Report: Prepaid iPhone Set to Disrupt Industry

Mon, 02/06/2012 - 7:24am
Andrew Berg

BTIG expects Walmart's exclusive prepaid brand Straight Talk, which is owned by America Movil, to launch a new SIM card that will work in any AT&T or T-Mobile GSM phone, excluding BlackBerry, creating a place for the iPhone in the prepaid market.

The new SIM card would offer unlimited prepaid, voice and data for just $45 per month.

BTIG analyst Walter Piecyk points out that Straight Talk already has directions on its website that explain how to unlock an iPhone.

Such a move would put to use a "healthy inventory" of used iPhones on eBay, according to Piecyk, but he adds the cheaper iPhone plans could also be a boon for consumers with new iPhones.

In anticipation of increased competition across the prepaid space, BTIG on Friday downgraded its rating on MetroPCS to "Neutral" from "Buy" and reiterated its "Sell" rating on Leap Wireless International.

"Up to this point customers have been limited by a selection of Android phones and BlackBerries that are inferior to what the postpaid service providers offer," Piecky wrote. "We are unaware of any way to use an iPhone on prepaid. The ability to use the iPhone with Straight Talk could materially change the competitive dynamic in the United States."

But it's not just the prepaid market that would be affected by this kind of plan. A major carrier like AT&T, which charges $90 per month for 450 minutes of voice, unlimited text and 3GB of data compared to Straight Talk's unlimited voice/text and data for half the price at $45/month, could be forced to reinvent themselves.

Piecyk writes that Straight Talk does not appear to cap or throttle its data.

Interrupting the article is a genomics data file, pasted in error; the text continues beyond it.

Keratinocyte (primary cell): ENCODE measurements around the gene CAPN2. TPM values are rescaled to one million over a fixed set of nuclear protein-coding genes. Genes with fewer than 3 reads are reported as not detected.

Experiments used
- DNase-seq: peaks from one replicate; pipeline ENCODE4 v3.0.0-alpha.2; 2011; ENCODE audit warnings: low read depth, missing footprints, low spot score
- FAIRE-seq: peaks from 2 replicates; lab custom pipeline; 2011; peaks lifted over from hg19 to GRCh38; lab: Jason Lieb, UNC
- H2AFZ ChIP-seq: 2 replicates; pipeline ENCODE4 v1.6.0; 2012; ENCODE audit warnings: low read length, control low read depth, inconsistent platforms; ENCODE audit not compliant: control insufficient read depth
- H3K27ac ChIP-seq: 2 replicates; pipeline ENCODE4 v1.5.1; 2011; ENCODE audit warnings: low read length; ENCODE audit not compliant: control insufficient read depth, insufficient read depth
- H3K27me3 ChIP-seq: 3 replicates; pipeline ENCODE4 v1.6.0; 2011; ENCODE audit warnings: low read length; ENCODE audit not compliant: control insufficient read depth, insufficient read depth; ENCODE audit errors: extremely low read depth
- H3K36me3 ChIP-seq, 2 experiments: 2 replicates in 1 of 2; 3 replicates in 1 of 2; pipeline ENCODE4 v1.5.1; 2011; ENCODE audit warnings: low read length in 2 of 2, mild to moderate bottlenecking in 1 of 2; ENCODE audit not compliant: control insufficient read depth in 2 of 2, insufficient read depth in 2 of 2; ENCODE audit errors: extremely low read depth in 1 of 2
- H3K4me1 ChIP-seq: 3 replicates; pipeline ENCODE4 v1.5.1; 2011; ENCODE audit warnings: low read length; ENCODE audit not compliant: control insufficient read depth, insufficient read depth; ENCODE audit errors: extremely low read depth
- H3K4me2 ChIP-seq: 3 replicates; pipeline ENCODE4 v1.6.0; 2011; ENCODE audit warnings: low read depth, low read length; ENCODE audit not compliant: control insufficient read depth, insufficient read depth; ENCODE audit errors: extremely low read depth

"The disparity in pricing between Straight Talk's $45 per month and AT&T's is simply too great to ignore and Straight Talk is clearly indicating that the customer will be using the same network," notes Piecyk.

Perhaps the real question is whether customers here in the United States, already accustomed to subsidies, would be willing to pay full price for an iPhone. Piecyk points to eBay, where a used 16 GB iPhone 4 often sells for $225, as an affordable way for cash-strapped consumers to get in on the iPhone without paying the $600 for a new device.

BTIG expects Apple to sell 125 million iPhones in 2012, but if prepaid sales grow, the firm says it could impact Apple's future product roadmap. While fourth-quarter sales were still driven by the higher priced iPhone 4S, prepaid carriers selling legacy products at lower prices could drive additional growth.

"Their success could continue the practice of selling discounted legacy iPhones but might also generate thought on whether a new model should target this large latent market," Piecyk wrote. "We estimate there are 70 million prepaid customers in the United States and none of them are using an iPhone. The prepaid market is much larger internationally."



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